Sloe gin ‘figgy’ Christmas pudding
- A challenge
- November 2018
- Serves 8-10
- Hands-on time 20 min, simmering time 9½ hours, plus overnight soaking
”Oh, bring us some figgy pudding, and bring it right here…”
Preferably this sloe gin figgy Christmas pudding by Debbie Major. Make stir-up Sunday extra special this year and give it a go.
- 15.1g (7.2g saturated)
- 65.6g (53.7g sugars)
- 25g sultanas
- 125g raisins
- 125g currants
- 125g dried figs, stalks discarded, cut into raisin-size chunks
- 50g chopped mixed peel
- 5 tbsp sloe gin
- Finely grated zest 1 lemon
- Finely grated zest 1 orange
- 150ml freshly squeezed orange juice (about 3 small oranges)
- 100g fresh breadcrumbs, wholemeal or white
- 50g self-raising flour
- 1 tsp ground mixed spice
- ½ tsp freshly grated nutmeg
- ½ tsp ground cinnamon
- 150g light muscovado sugar
- 50g blanched almonds, finely chopped
- 2 large free-range eggs
- 1 tbsp black treacle
- 125g unsalted butter, melted, plus extra for greasing
- 1 small bramley apple (about 200g), peeled, cored and grated
You’ll also need…
- 1.3 litre pudding basin greased with butter; kitchen string; a large deep saucepan with a lid and a trivet or saucer; non-stick baking paper; greaseproof paper; foil
- Mix the dried fruit, mixed peel, sloe gin, both zests and orange juice in a non-metallic bowl, cover with cling film and soak overnight (giving the mixture a stir now and then).
- The next day, put the breadcrumbs, flour, a pinch of fine sea salt, spices, sugar and almonds in a mixing bowl and stir. In a small bowl, beat the eggs and treacle, then add to the dry ingredients with the melted butter, apple, soaked fruit and any juices left in the bowl. Mix well (see Know-how) and taste – add more mixed spice or sloe gin if you like.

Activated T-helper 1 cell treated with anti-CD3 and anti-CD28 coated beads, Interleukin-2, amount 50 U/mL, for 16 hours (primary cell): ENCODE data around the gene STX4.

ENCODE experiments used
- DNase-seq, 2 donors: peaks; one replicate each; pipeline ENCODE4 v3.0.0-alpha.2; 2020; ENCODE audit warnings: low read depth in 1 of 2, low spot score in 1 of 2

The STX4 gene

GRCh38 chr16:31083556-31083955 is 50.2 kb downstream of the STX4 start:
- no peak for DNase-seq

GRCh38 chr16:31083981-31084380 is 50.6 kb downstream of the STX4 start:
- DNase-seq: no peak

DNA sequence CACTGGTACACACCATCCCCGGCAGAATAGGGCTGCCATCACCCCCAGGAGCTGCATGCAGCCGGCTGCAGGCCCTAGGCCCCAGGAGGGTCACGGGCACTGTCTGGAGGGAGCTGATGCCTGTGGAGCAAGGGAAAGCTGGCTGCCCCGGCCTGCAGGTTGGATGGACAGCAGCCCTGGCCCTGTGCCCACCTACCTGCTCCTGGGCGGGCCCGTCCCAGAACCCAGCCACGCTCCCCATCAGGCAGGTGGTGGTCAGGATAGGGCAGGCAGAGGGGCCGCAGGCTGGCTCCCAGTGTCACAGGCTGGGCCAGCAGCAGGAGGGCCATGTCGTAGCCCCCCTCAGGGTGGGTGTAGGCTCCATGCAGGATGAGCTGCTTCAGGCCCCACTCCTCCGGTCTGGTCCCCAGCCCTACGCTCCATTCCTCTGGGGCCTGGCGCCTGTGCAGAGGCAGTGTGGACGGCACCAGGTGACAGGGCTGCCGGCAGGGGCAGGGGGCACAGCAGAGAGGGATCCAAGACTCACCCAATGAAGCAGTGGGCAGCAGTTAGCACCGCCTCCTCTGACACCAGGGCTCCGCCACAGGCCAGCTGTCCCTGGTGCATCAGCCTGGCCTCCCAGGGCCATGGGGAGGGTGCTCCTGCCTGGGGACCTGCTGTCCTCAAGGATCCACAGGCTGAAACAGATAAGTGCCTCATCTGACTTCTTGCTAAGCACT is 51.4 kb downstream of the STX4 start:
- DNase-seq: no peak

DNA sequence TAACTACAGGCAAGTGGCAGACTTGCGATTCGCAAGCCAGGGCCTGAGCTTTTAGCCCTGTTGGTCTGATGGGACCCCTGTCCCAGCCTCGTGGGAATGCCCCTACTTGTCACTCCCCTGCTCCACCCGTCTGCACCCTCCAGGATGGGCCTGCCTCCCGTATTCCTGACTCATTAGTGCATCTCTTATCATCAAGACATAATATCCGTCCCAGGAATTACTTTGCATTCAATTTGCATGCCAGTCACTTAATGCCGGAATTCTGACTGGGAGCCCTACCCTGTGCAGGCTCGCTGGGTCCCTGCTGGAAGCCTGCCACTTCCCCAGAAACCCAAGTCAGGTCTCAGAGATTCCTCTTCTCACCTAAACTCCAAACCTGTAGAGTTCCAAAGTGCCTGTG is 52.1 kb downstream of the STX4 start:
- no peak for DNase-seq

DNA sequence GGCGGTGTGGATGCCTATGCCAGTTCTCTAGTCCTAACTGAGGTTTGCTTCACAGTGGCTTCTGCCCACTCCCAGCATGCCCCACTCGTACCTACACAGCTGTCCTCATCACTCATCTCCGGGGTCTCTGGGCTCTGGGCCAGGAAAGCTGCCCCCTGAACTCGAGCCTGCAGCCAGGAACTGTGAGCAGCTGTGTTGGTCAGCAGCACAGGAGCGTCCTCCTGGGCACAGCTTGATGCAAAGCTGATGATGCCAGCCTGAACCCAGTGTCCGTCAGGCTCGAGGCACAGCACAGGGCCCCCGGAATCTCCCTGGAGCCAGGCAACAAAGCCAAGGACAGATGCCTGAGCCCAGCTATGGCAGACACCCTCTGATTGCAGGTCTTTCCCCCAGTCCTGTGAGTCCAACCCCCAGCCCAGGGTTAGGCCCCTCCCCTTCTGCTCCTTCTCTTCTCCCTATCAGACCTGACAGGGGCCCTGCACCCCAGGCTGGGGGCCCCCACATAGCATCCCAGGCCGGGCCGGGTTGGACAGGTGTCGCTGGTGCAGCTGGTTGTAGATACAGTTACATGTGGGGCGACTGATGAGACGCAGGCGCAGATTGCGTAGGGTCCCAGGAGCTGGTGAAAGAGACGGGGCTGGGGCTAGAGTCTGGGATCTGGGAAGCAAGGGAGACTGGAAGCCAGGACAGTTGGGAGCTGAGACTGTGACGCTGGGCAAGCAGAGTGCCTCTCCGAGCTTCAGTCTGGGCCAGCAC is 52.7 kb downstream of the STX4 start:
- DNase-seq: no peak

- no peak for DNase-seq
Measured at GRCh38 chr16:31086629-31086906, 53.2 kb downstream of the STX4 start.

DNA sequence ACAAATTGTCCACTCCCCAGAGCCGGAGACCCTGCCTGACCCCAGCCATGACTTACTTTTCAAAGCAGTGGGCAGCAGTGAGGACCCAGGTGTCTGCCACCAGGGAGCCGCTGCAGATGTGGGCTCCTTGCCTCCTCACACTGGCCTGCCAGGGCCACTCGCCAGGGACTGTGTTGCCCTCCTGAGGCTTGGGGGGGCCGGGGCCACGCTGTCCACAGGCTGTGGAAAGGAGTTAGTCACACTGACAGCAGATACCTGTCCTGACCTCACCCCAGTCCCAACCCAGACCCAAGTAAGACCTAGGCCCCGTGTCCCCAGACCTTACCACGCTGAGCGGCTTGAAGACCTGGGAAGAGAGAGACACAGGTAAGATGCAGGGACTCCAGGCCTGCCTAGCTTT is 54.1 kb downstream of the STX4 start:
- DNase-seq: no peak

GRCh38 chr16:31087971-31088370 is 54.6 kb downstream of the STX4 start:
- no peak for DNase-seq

- Using the basin as a template, cut one small disc of non-stick baking paper to fit in the base and another to fit just inside the top rim. Line the basin with the smaller disc, spoon in the mix and press the larger disc onto the surface. Cover with a piece of greased and pleated greaseproof paper, then tie with string just under the rim. Cover with pleated foil, then tie again. Tie string over the top to make a loose handle to help you lift the hot bowl. Trim excess paper and foil so it hangs 5cm below the string (see Know-how).
- Put a trivet or upturned saucer in the base of a large deep pan (with a lid), add 5cm water, then bring to the boil. Lower the pudding into the pan, cover, then reduce the heat so the water is just simmering. Steam gently for 8 hours, checking the water level every hour and topping up with boiling water when needed. Remove the pudding from the pan and leave to cool. Replace the greaseproof paper and foil with new, then store (see Get Ahead).
- On the big day, steam the pudding, as above, for 1½ hours (see tip).
If you need to free up hob space, steam the pudding before cooking your lunch veg, then take off the heat. Covered, the pud will stay warm for ages.
Steam the pudding as in step 4, cool completely, then cover and store in an airtight container in a cool place for up to 2 months.
According to tradition, everyone in the household is meant to give the pudding mixture a stir as it’s being made, stirring from east to west, while making a wish.
To watch how to prepare a pudding for steaming, search ‘How to wrap a pudding for steaming’ at deliciousmagazine.co.uk.
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